Our Beekeeping journey so far

IMG_4628This January I started a new journey in food production. I enlisted in a beginners beekeepers course with my local beekeeping association. Regular visitors to our site will know of how important a self sufficient life is to us here at Married with Cauldron and having covered so much of this lifestyle already on the blog it wasnt going to be long before we got involved with bees. It goes without saying that the real value in bees is the pollination service they provide but with this service we get a fantastic by-product, Honey. Beekeeping is an essential husbandry skill needed to really complete the cycle of a self-sufficient lifestyle. Pollination is the life blood of crop growth from allotments to acres of rapeseed. Either way you can increase your yield by having an active hive of vigorous honey bees close by.

A bee will travel as far as 3 miles to forage for pollen and nectar. During this trip they will visit between 100 and 1000 flowers with an average flight time of 30-60 minutes, 10 times a day. Now you know where the term busy as a bee comes from.

I highly recommend getting in touch with your local association when getting started with bees because without the knowledge from experienced beekeepers you are setting yourself up for failure. By getting involved and sitting a course with the association you will receive membership, insurance and access to lectures from the best in the field. You will be taught how to recognise diseases and pests and how to treat them. This is so important in managing a healthy life for your bees. You will also become part of a vast network of passionate people who are only more than willing to help you get started, and one will eventually become your mentor or bee sensei. For me, Jim Agnew has been a fountain of information. His patience with my many questions has helped in keeping me from getting discouraged in this new hobbie. He has even supplied me with my first bees. He once told me that when he first got started with beekeeping there was someone who was very generous with their knowledge in beekeeping and time that he wanted to be able to give back what he had now learned. Jim gave the majority of our lectures during my course and was popular with many of the students. He is an asset to the association. Jim also advised me that I was getting involved with a hobbie that was going to eventually cost me a lot of money. He wasn’t wrong. As with all new hobbies the initial set-up cost can run into the hundreds. Over the years I have taken up many past-times from motocross, kayaking, rock climbing and shooting. You will spend up to €1000 getting started in many of these. You will pay more for brand names and higher quality products so it pays to shop around. I will leave a list of the suppliers I have used so far below:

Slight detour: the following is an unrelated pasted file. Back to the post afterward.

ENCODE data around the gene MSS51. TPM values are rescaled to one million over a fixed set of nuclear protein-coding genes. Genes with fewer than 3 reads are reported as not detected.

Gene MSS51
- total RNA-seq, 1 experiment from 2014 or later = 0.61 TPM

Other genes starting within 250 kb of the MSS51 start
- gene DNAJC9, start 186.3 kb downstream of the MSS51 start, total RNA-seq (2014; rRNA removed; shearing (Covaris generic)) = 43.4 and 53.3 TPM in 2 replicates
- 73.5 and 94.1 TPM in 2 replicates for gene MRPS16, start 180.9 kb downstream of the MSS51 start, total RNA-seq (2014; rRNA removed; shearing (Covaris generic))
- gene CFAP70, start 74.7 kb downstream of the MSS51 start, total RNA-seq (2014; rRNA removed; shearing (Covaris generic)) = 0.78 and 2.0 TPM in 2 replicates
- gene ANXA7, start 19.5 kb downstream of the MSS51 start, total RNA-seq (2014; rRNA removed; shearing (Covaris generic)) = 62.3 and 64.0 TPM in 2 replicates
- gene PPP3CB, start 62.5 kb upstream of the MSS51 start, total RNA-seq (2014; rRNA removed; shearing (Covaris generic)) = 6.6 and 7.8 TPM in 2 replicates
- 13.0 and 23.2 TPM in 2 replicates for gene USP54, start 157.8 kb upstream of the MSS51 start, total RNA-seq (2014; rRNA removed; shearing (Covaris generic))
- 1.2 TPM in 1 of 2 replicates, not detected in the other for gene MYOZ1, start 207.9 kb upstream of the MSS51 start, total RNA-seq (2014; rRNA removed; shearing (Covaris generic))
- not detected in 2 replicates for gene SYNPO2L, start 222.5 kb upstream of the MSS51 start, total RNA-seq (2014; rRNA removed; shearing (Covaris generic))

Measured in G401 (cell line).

beesupplies.ie

irishbeesupplies

donegalbees.ie

Although the initial cost of set up will run into the hundreds of euros don’t be deterred.

Essential start-up kit :

  • Hive ( polystyrene or wooden )
  • Beesuit
  • Smoker
  • Hive tool
  • Gloves
  • Bees

This kit will get you started alright but you always find a reason to add to it. Here in lies the crux. I am in the process of taking on my third hive, all in a matter of months. Something nobody tells though is just how much time you will spend thinking about your bees. For me it’s like every waking minute. Are they OK? Are they flying? Is it warm enough outside? Do they have enough stores? Are wasps attacking them? Is the Queen laying?……………

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Our kitchen table two days ago

This what happens when you are responsible for these beautiful social insects. One healthy hive can have up to 40000 workers (female), 1000 drones (male) and 1 Queen. These days in our house it’s not unusual to hear Davinia ask where I’m going to and for me to reply “Oh, I’m just going to check on my girls. All 40000 of them.” This response usually gets a sceptical hippo eyes look. I am grateful to have a very understanding wife, after all she is going to get a sweet reward at the end of all of this. In all seriousness when you have a hive it requires a once weekly visit from April to September. From late September to March you will rarely make a visit at all as they will boxed up for winter.

Stay tuned to the blog as we post our progress and new honey recipes. If you are new to the site feel free to read any of our previous posts and follow one of the recipes. This an exiting time to be involved with food as more and more people educate themselves of the benefits of this locally sourced edible product. For example Irish heather honey is said to be as beneficial as Manuka honey in it’s medicinal properties. All at a fraction of the cost and with minimal food miles. As I’m sure with many beekeepers people often say to me that they could never work with bees because they are terrified of them. Fear has no place near a hive. Caution does. Believe it or not but working with bees brings a certain peaceful feeling and mindfulness because you have to remain calm and calculated with every move. A panicked slip of a frame can result in a squished Queen. It can sometimes feel like you are diffusing a bomb and making sure that you don’t snip the red wire as the timer runs out but if you take your time, be prepared and stay calm your bees will thank you for it.

Thanks for reading.

Try The Federation of Irish Beekeepers Association for a list of local associations.

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My happy place.

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